Dial-on-Demand Routing

  • Dial-on-Demand routing refers to a collection of Cisco features that allows two or more Cisco routers to establish a dynamic connection over simple dialup facilities on an as-needed basis and is used for low-volume, periodic network connections over an ISDN network or Public Switched Telephone Network.
    There are five basic steps of DDR operation:

    1. The route to the destination is determined
    2. Interesting packets dictate a DDR call
    3. The dialer information is looked up
    4. Traffic is transmitted
    5. The call is terminated
  • There are three stages for configuring legacy DDR:

    1. Define the static route
    2. Specify interesting traffic
    3. Configure the dialer information
  • When using static routes, all participating routers must have static routes defined so that they can reach the remote networks. This requirement is necessary because static routes replace routing updates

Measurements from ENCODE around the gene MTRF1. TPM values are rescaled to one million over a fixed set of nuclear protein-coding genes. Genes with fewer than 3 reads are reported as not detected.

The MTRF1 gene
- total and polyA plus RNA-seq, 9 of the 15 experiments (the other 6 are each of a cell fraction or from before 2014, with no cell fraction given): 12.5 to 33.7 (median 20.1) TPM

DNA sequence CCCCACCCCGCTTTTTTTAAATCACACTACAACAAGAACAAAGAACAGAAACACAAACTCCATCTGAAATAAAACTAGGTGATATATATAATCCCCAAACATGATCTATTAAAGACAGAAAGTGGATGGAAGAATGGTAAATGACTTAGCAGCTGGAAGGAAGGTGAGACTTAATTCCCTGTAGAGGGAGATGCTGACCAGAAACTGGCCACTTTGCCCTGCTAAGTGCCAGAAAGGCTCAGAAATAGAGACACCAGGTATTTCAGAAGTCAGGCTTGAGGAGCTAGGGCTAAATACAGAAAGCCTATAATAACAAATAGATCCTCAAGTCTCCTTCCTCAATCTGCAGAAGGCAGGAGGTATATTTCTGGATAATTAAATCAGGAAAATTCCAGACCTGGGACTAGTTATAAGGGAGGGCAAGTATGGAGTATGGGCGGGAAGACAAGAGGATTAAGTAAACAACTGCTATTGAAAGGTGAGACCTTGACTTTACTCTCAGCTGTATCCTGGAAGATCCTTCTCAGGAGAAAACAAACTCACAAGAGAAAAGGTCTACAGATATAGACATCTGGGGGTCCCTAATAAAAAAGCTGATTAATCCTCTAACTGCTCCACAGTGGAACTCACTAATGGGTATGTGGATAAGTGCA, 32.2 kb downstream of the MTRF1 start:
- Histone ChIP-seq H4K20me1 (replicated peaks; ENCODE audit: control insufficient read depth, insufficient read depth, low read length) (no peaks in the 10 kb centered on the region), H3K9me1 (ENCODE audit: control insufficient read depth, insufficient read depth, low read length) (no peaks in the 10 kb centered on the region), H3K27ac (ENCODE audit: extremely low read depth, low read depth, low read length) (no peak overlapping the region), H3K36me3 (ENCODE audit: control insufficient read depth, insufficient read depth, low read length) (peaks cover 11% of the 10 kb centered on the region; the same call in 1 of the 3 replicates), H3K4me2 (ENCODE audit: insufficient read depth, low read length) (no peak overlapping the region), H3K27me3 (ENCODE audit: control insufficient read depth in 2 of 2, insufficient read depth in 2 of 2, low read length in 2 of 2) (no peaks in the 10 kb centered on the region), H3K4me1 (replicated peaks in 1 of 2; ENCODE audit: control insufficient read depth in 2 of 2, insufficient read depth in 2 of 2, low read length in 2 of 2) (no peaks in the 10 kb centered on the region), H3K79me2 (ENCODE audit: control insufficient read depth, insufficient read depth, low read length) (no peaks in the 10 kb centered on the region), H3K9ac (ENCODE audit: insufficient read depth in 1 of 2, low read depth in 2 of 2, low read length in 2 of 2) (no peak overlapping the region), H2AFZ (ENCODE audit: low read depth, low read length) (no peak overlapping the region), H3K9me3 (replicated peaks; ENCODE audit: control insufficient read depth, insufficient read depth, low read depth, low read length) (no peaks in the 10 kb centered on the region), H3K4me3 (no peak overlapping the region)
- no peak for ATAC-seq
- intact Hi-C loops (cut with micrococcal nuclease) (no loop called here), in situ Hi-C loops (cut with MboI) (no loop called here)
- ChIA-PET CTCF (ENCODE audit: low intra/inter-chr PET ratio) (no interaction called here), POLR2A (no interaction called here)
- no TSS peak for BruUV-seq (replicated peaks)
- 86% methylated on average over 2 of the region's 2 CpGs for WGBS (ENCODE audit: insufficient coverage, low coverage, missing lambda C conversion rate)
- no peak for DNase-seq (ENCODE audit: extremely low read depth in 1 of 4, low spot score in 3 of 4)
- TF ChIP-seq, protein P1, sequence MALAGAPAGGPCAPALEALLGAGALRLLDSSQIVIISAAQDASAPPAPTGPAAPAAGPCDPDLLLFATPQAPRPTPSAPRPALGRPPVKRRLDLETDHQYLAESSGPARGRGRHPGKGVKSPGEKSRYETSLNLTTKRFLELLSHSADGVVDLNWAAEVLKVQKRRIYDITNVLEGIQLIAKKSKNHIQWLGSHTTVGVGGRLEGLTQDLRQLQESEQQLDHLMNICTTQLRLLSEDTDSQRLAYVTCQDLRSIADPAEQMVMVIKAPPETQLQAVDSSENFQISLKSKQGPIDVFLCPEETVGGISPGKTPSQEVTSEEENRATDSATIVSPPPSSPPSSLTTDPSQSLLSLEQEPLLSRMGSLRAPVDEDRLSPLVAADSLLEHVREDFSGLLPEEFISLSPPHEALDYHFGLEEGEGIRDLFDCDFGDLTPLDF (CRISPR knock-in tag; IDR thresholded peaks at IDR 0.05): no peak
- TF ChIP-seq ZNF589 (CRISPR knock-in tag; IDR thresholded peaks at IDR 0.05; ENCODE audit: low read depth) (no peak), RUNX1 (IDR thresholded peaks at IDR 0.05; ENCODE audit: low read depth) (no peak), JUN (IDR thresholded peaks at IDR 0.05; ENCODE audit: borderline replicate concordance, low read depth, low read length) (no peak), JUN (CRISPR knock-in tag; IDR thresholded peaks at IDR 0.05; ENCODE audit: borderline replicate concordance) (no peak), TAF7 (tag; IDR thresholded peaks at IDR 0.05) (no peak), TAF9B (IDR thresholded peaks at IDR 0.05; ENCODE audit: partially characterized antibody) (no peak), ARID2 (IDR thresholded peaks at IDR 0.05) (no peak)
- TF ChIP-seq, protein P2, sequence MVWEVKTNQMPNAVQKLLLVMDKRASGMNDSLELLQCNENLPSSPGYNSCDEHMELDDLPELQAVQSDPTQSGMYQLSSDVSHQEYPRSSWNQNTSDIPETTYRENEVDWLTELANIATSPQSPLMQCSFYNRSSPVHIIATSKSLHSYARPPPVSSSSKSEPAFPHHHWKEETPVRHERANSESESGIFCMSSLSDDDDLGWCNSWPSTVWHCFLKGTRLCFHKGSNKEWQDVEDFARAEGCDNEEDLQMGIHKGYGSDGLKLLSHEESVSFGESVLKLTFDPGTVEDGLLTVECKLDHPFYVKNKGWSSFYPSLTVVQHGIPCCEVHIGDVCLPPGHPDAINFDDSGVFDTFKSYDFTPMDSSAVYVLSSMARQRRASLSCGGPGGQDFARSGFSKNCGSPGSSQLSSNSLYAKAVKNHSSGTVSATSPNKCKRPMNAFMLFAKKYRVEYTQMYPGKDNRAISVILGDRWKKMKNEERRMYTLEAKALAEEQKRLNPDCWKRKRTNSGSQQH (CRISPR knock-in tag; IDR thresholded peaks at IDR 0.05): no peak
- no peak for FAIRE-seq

• Interesting traffic, which triggers a DDR call, is designated by an administrator and can be defined on the basis of a variety of criteria, such as protocol type or addresses for source or destination hosts.
  • The dialer information configuration process consists of four steps:

    1. Select the physical interface for the dial-up line
    2. Configure its network address
    3. Configure the encapsulation type
    4. Link the interesting traffic definition to the interface
  • To configure legacy DDR, define the static routes with the, ip route command, specify interesting traffic with the dialer list command, and configure dialer information with the dialer group command

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